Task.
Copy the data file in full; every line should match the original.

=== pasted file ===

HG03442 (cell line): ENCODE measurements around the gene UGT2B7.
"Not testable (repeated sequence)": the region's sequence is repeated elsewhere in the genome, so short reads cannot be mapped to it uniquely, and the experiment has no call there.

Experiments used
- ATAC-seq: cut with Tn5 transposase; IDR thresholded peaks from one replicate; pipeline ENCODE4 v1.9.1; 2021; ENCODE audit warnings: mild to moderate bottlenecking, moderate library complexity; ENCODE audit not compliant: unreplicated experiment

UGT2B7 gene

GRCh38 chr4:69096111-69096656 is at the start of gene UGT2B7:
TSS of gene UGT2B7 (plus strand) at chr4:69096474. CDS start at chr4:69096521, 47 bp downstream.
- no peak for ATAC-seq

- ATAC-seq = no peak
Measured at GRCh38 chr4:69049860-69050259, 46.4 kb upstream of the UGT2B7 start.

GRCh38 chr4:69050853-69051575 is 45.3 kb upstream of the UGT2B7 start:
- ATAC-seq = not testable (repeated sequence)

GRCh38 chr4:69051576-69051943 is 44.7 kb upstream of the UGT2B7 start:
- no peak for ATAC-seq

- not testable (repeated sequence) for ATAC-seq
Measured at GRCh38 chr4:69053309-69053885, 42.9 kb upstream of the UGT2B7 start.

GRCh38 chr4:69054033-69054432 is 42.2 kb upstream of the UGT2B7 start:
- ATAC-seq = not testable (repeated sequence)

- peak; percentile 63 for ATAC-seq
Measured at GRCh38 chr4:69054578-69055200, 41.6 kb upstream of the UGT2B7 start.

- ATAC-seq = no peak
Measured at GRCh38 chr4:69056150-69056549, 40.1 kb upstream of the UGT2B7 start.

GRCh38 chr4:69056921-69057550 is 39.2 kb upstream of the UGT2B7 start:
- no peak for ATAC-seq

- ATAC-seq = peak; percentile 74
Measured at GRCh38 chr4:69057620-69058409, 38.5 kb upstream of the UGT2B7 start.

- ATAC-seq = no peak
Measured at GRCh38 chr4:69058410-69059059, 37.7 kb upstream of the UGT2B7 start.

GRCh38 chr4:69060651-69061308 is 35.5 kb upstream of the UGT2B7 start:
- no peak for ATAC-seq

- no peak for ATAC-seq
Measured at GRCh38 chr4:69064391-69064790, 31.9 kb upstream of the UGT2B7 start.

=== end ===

HG03442 (cell line): ENCODE measurements around the gene UGT2B7.
"Not testable (repeated sequence)": the region's sequence is repeated elsewhere in the genome, so short reads cannot be mapped to it uniquely, and the experiment has no call there.

Experiments used
- ATAC-seq: cut with Tn5 transposase; IDR thresholded peaks from one replicate; pipeline ENCODE4 v1.9.1; 2021; ENCODE audit warnings: mild to moderate bottlenecking, moderate library complexity; ENCODE audit not compliant: unreplicated experiment

UGT2B7 gene

GRCh38 chr4:69096111-69096656 is at the start of gene UGT2B7:
TSS of gene UGT2B7 (plus strand) at chr4:69096474. CDS start at chr4:69096521, 47 bp downstream.
- no peak for ATAC-seq

- ATAC-seq = no peak
Measured at GRCh38 chr4:69049860-69050259, 46.4 kb upstream of the UGT2B7 start.

GRCh38 chr4:69050853-69051575 is 45.3 kb upstream of the UGT2B7 start:
- ATAC-seq = not testable (repeated sequence)

GRCh38 chr4:69051576-69051943 is 44.7 kb upstream of the UGT2B7 start:
- no peak for ATAC-seq

- not testable (repeated sequence) for ATAC-seq
Measured at GRCh38 chr4:69053309-69053885, 42.9 kb upstream of the UGT2B7 start.

GRCh38 chr4:69054033-69054432 is 42.2 kb upstream of the UGT2B7 start:
- ATAC-seq = not testable (repeated sequence)

- peak; percentile 63 for ATAC-seq
Measured at GRCh38 chr4:69054578-69055200, 41.6 kb upstream of the UGT2B7 start.

- ATAC-seq = no peak
Measured at GRCh38 chr4:69056150-69056549, 40.1 kb upstream of the UGT2B7 start.

GRCh38 chr4:69056921-69057550 is 39.2 kb upstream of the UGT2B7 start:
- no peak for ATAC-seq

- ATAC-seq = peak; percentile 74
Measured at GRCh38 chr4:69057620-69058409, 38.5 kb upstream of the UGT2B7 start.

- ATAC-seq = no peak
Measured at GRCh38 chr4:69058410-69059059, 37.7 kb upstream of the UGT2B7 start.

GRCh38 chr4:69060651-69061308 is 35.5 kb upstream of the UGT2B7 start:
- no peak for ATAC-seq

- no peak for ATAC-seq
Measured at GRCh38 chr4:69064391-69064790, 31.9 kb upstream of the UGT2B7 start.